Life Sentences in “Writing Well”


            Too many authors of too many modern sentences shy from people and verbs and particulars, as though they were afraid of, or embarrassed by, or unfamiliar with the real world.  As though writing had to be abstracted from the world, even the world of business or governance or professional expertise they transact in writing: scholarship and science and law and commerce and banking and diplomacy and healthcare… the average modern sentence sounds like a cranky and awkward simulation of living, breathing sentence; there is no heartbeat in it.  (from Writing Well by Mark Tredinnick).

When I was in seminary preparing to become a pastor, I read a lot of theology books.  Unlike the classics of literature I had read in college as an undergraduate English major, I found much of the language of theology to be stale, dry, and lifeless.  Likewise I found that many of the lectures I attended would take the breath right out of me.  In one Old Testament class I started bringing my Bible and just reading the rich, prophetic language of Isaiah while the professor droned on about modern approaches to interpret the work.

I have experienced the lifeless sentences Tredinnick points to in many settings outside of academia as well.

–  At church board meetings where pointless debates arise while the real issues go unspoken.

–  At community focus groups where ideas that will never see the light of day are bantered about.

– In psychotherapy sessions where despair and suffering are given numerical labels from a diagnostic manuals for insurance purposes.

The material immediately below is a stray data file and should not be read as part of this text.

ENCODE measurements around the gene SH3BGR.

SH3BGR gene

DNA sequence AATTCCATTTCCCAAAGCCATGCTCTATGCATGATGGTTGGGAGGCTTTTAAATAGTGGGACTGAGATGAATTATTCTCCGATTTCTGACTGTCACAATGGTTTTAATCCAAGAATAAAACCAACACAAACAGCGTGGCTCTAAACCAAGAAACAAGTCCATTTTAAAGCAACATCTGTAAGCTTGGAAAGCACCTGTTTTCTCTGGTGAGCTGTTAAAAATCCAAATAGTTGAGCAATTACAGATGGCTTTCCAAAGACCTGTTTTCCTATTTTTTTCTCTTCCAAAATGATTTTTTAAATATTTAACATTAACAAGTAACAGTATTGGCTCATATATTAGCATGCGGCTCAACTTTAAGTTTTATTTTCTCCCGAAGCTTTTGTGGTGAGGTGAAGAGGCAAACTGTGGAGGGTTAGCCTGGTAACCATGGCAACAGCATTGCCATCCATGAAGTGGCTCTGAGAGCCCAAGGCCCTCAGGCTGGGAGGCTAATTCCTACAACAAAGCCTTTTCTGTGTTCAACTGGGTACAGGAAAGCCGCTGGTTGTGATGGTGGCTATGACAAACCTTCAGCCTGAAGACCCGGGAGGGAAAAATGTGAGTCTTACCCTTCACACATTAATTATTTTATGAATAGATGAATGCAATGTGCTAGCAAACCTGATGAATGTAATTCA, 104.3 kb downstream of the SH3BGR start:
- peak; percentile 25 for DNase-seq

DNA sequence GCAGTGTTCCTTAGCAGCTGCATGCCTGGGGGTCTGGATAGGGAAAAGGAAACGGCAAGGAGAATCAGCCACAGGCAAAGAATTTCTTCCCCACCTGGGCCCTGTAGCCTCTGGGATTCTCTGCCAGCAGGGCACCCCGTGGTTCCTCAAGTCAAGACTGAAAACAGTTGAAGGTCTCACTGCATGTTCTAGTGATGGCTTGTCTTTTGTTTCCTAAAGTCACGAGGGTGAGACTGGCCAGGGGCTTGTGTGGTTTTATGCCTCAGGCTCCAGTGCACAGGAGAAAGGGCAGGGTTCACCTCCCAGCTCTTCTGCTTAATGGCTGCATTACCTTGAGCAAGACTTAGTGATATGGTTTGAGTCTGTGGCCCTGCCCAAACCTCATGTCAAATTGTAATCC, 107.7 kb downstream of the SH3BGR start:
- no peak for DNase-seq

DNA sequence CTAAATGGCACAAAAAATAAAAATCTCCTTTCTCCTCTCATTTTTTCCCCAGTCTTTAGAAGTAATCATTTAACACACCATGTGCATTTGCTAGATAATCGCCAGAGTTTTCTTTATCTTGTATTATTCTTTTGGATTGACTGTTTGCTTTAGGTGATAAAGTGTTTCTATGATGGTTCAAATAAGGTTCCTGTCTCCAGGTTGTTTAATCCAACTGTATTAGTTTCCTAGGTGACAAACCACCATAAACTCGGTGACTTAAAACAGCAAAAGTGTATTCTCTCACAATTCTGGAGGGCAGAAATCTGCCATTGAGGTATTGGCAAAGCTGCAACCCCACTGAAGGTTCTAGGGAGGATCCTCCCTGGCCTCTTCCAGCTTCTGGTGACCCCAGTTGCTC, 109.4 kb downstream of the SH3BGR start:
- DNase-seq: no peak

How can we rattle the dry bones of modern, sterile language and breathe life into sentences?  Tredinnick names 3 important steps –

            Make sure you:

–          put people in – particularly in the role of performing the verb (who)

–          use strong verbs – particularly the verb performed by the subject (does)

–          be very clear and concrete about exactly what is going on (what)

Good sentences are not always simple, but they are always clear.

Good sentences are not always easy to write, but they are always easy to read.

Good sentences take the dry bones of lifeless concepts and breathe life into them such that the begin to rattle, walk, run, even dance – for God’s sake.

(image “Sentences v2” from eldeeem, some rights reserved)

6 thoughts on “Life Sentences in “Writing Well”

  1. I think the best tip to pull your reader in is to snag his little head and pop it off, bang it on the floor so it cracks, rearrange the pieces in your skull and put it back.
    🙂 Details are the best.

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